Deadlifts have long been considered the king of exercises, and for good reason. All compound movements are beneficial, but none quite as impressive as the deadlift. If your goal is to burn fat, get stronger, or build muscle, be sure to make them part of your regular workout routine. There are several variations but for the purposes of this article, we will focus on the three main ones – The Trap Bar/Hex Bar Deadlift, The Sumo Deadlift, and The Conventional Deadlift.
Deadlifts fall into a greater movement category – hip hinge. A primal movement patter, the hip hinge is predominantly used to load the hips to lift weight off the ground (dead weight hence deadlift). Specifically, hip hinge patterns target the muscles of the back, glutes, and hamstrings.
Before attempting any variation of the deadlift, you must master the hip hinge:
Start the movement with no weight, instead dig your fingers into the creases of your hip. If you have difficulty finding this, sit down and dig your fingers in the crease at the bottom of your stomach on the top of each thigh and stand up.
- From a standing position, place your fingers in the creases of your hip.
- Push into the hip so your butt goes back and your torso leans forward.
- Keep your chest out and eyes roughly six feet in front of you.
- Push your hips as far back as possible while keeping your shins as vertical as possible.
Tension should be felt in the back of your leg. Understanding the hip hinge will allow you to lift heavier weight while deadlifting but more importantly avoid dumping the load into the lower back. Once, you have mastered an unloaded hip hinge, you can try adding weight.
Special Note: Unless you are an experienced power lifter, deadlifts should always be performed with a flat back (neutral spine).
Deadlifts and Low Back Pain
“Deadlifts hurt your back.”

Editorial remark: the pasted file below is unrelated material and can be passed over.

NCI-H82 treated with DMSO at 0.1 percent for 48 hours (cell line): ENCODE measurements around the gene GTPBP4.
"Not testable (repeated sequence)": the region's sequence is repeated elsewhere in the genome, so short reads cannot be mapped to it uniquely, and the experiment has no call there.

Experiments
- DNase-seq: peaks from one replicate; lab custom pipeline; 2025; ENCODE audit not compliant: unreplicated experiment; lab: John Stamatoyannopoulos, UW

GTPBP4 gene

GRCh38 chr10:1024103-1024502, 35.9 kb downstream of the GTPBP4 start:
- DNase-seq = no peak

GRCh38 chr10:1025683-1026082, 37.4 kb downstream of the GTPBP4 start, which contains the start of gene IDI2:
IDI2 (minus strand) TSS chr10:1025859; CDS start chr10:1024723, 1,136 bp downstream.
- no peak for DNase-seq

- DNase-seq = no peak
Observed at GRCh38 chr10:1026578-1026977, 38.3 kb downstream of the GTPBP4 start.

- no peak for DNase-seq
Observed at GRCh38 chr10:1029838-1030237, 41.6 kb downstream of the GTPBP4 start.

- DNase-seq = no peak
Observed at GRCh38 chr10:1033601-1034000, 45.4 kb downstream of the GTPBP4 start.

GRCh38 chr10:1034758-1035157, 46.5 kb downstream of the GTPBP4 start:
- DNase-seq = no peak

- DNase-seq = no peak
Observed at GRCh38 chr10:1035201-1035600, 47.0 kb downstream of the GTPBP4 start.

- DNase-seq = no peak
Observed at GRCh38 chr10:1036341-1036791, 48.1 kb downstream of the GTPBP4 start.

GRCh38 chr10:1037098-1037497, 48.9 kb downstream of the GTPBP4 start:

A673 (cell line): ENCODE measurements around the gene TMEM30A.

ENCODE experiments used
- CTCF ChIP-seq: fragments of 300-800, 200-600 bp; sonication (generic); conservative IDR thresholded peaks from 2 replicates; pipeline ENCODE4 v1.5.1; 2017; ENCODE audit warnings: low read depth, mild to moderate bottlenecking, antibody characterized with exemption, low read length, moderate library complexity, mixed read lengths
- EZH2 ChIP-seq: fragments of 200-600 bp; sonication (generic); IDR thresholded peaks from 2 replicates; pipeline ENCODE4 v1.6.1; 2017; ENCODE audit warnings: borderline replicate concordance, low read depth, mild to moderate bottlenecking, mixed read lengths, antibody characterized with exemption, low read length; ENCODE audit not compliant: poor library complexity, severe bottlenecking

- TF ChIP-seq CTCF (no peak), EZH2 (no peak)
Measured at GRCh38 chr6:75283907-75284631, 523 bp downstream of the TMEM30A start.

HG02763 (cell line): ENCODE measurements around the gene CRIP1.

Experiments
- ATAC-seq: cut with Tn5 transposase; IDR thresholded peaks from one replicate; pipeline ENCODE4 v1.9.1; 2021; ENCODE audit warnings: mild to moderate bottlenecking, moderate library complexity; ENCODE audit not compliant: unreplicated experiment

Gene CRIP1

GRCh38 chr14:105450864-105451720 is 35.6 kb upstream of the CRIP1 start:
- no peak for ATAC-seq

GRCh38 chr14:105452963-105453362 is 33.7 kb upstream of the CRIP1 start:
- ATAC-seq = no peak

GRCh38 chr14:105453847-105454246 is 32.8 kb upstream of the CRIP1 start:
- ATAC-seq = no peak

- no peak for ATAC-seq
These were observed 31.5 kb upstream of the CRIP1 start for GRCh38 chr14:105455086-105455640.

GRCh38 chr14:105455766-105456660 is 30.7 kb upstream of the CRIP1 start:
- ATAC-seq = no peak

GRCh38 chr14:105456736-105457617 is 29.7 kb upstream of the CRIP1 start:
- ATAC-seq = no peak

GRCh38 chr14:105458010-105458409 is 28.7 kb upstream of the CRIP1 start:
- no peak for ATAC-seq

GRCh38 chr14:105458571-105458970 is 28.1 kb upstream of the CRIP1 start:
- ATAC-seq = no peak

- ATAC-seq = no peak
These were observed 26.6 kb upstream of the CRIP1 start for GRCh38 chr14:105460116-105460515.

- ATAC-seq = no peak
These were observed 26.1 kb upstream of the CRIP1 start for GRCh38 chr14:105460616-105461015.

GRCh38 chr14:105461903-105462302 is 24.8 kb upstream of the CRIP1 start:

– Someone who is not deadlifting correctly
When it comes to the spine and exercise, there are two main things people worry about – spinal shearing and spinal compression.
Spinal compression is exactly what it sounds like – your vertebrae are compressed and come closer together. Most movements will cause some kind of spinal compression and is not normally a big deal. It can get you into trouble if you do not have proper mobility or do not understand what a neutral spine is. If either of these is the case, talk to a fitness professional before starting a deadlifting program.
Spinal shearing is side to side movement. Most people are not suited to deal with spinal shearing, largely due to weakness in the lats, midsection, glutes, and hamstrings. Because of the weakness, the dump loads into the lower back – not good.
Special Note: If your doctor says no deadlifts, then listen to him or her.
The Trap Bar/Hex Bar Deadlift
Mobility demands are less with this variation which makes it best for beginners. The weight is placed at your sides rather than in front which places more emphasis on the quads. In fact, because a Trap Bar/Hex Bar Deadlift looks a lot like a squat, it is often referred to as a DeadSquat. If your goal is weight loss and want to stick to higher reps (15-20) this is the way to go.
The Sumo Deadlift
Many find this variation more comfortable in terms of leverage. Sumo Deadlifts utilize quads, glutes, and hamstrings. The demands of groin flexibility makes this movement uncomfortable for most when starting off. As with all deadlifts, there is risk of shear forces which is why and care should be taken when trying this lift out. Sumo deadlifts are best for strength gains and reps should be limited to 6 or under.
The Conventional Deadlift
Conventional Deadlifts place the greatest demand on hip mobility and have the greatest activation of glutes and hamstrings when executed properly. However, if you do not have strength in the hamstrings this lift will result in the most shear forces of the spine. Like sumo dealidfts, these work best for strength gains and reps should be limited to 6 or under.
Which Deadlift Is Best?
That depends on several factors.
How experienced are you with the movement pattern? When new to deadlifting, start with the trap bar and progress to sumo then conventional.
What are your goals? If you want to build strength and muscle, Sumo or Conventional are right choices. For fat loss purposes, the Trap Bar may be your best bet.
If you have been deadlifting consistently, switch your main variation around. Those who predominantly lift conventional will have no problem moving the weight off the ground but will struggle up top during the lockout. Those who prefer sumo will struggle moving weight off the ground but dominate the lockout. In general, you can get the benefits of all by switching them periodically into your workouts.